The refurbishment of Darlington began with the first reactor in October 2016 and is expected to be completed by 2026, with the Bruce refurbishment expected to begin in 2020. In addition, Ontario is proposing to postpone the retirement of Pickering from 2020 to 2024, subject to approval by the Canadian Nuclear Safety Commission (CNSC). Under the LTEP, nuclear energy is expected to continue to be Ontario's largest source of electricity after refurbishments and the retirement of Pickering.
On 28 December 2012, the Gentilly-2 generating station ceased operations. The station has been put in a safe storage state, and in June 2016, the CNSC announced its decision to issue a power reactor decommissioning licence to Hydro-Québec for the facility, valid from 1 July 2016 to 30 June 2026.
In August 2013, the University of Alberta announced its intention to decommission its SLOWPOKE-2 research reactor, in service since 1977. The contract for decommissioning was awarded to Candu Energy Inc. on 6 April 2016, with a completion target of late 2017. Three other SLOWPOKE-2 reactors are in operation at research facilities in Canada: Saskatchewan Research Council, the Royal Military College of Canada, and l'École polytechnique de Montréal.
In February 2015, the government of Canada announced that the National Research Universal (NRU) reactor will operate until 31 March 2018, at which point it will be put into a safe storage state until decommissioning. Canadian Nuclear Laboratories (CNL) is continuing decommissioning of the Whiteshell Laboratories in Pinawa, Manitoba. CNL has proposed in situ decommissioning of the WR-1 research reactor at Whiteshell Laboratories, which was shut down in 1985. CNL has also proposed in situ decommissioning of the Nuclear Power Demonstration prototype reactor, near Rolphton, Ontario. Project Descriptions for both of these initiatives were submitted by CNL to the CNSC, and both proposals require environmental assessments (EA) under the Canadian Environmental Assessment Act, 2012.
The Nuclear Liability and Compensation Act (NLCA) establishes a compensation and liability regime in the unlikely event of a nuclear accident resulting in civil injury and damages. This new law entered into force on 1 January 2017 and replaces the Nuclear Liability Act, legislation which dates back to the early 1970s.
Under the new law, the operator of an NPP will now be responsible to pay up to CAD 1 billion for civil damages resulting from an accident at that plant. This is a major increase from the CAD 75 million that operators were required to pay under the old law. The CAD 1 billion amount will be phased in from CAD 650 million in 2017 to CAD 1 billion beginning in 2020.
The new law reflects modern international principles in the area of nuclear liability. As such, it will permit Canada to join the International Atomic Energy Agency (IAEA) Convention on Supplementary Compensation for Nuclear Damage. Canada ratified the Convention on 6 June 2017 and officially became a party to the treaty in September 2017.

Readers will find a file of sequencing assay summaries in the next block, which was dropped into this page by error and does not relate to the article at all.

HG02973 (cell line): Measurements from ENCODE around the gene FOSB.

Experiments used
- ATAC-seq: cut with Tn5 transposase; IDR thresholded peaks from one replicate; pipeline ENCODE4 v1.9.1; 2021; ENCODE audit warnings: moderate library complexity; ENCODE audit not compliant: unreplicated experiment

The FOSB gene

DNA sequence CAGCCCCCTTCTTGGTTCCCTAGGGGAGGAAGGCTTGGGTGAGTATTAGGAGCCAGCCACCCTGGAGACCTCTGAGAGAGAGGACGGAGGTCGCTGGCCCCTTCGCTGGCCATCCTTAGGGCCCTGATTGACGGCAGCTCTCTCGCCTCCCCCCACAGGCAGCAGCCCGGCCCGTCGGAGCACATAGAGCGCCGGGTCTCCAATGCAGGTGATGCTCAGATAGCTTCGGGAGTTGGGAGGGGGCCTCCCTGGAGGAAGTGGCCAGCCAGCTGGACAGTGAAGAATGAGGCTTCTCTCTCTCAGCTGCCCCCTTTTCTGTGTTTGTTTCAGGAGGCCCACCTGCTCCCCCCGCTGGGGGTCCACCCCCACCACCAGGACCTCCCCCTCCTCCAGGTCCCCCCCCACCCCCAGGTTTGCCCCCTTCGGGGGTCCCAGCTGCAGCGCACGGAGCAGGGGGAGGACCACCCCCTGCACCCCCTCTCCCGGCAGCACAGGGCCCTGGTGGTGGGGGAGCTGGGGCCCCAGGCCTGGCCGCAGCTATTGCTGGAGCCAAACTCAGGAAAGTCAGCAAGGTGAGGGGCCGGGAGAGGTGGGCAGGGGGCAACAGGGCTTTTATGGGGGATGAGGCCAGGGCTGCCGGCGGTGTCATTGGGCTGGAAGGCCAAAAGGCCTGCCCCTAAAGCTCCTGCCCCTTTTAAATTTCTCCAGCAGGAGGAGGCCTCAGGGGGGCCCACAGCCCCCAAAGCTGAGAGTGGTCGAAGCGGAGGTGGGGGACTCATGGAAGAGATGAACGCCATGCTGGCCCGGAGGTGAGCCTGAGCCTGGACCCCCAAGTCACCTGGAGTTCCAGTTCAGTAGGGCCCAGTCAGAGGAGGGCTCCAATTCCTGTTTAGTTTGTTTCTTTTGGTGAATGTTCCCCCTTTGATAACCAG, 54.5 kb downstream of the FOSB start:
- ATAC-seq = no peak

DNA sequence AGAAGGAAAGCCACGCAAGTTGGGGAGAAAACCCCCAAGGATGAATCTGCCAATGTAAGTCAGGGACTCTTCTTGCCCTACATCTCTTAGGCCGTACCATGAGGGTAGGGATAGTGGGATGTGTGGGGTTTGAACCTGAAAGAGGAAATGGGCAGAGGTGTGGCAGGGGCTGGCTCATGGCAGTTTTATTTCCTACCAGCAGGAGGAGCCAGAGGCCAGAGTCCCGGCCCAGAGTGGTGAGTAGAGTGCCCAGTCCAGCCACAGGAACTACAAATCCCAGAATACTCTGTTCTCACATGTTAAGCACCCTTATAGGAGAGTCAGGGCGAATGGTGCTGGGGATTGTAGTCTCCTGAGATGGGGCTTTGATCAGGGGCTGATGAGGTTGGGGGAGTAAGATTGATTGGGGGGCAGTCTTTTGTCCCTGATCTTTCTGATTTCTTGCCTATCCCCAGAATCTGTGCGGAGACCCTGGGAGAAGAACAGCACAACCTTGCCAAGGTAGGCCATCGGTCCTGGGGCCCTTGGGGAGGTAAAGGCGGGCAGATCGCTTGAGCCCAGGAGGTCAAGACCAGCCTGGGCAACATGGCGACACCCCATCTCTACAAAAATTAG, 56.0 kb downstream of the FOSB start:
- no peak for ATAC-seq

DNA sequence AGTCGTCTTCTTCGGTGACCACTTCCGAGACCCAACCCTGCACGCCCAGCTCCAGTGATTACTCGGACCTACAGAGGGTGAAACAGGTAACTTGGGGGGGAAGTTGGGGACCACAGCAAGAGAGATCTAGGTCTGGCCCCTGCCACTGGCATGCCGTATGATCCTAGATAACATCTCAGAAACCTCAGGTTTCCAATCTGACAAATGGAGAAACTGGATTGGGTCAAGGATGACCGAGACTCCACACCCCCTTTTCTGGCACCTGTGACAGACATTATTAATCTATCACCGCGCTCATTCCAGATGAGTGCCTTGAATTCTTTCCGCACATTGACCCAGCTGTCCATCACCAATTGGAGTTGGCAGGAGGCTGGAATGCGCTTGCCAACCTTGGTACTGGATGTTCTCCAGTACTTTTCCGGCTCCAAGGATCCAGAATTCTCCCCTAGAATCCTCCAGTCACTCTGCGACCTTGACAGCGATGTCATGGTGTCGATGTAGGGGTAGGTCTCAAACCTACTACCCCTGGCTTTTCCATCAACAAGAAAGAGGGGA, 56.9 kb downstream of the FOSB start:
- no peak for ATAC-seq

Canada is progressing towards implementing a plan for the long-term management of the nation's nuclear fuel waste.
In 2007, the government of Canada selected the Adaptive Phased Management (APM) approach, which involves isolating and containing Canada's nuclear fuel waste in a deep geological repository (DGR), at a suitable site in an informed and willing host community. The Nuclear Waste Management Organization (NWMO) – established by the nuclear energy corporations pursuant to the 2002 Nuclear Fuel Waste Act – is responsible for implementing the APM approach. As of 31 December 2015, nine communities are currently participating in an NWMO site selection process to determine whether they would like to host a future DGR.
For information about Canada's plan and the NWMO, see www.nwmo.ca.
Through its crown corporation, OPG, the province of Ontario is proposing to construct and operate a DGR on the Bruce nuclear site in Kincardine, Ontario. The DGR would be designed to manage OPG's LILW waste produced during the operation of the Bruce, Pickering and Darlington nuclear power plants in Ontario. On 24 January 2012, the Federal Minister of the Environment and the President of the CNSC announced the establishment of a three-member joint review panel (JRP) to conduct the environmental assessment review of OPG's proposed project.On 6 May 2015, the JRP delivered its report to the federal Minister of the Environment for review and decision under the Canadian Environmental Assessment Act, 2012, which included a total of 97 recommendations. The JRP concluded that the DGR Project is not likely to cause significant adverse environmental effects, provided the mitigation measures proposed and commitments made by OPG during the review, and the mitigation measures recommended by the Panel, are implemented. If the Minister's EA decision is positive, which would allow the project to proceed to the next phase of the permitting process, the Minister's EA Decision Statement will include conditions related to the project that will be legally binding on the proponent.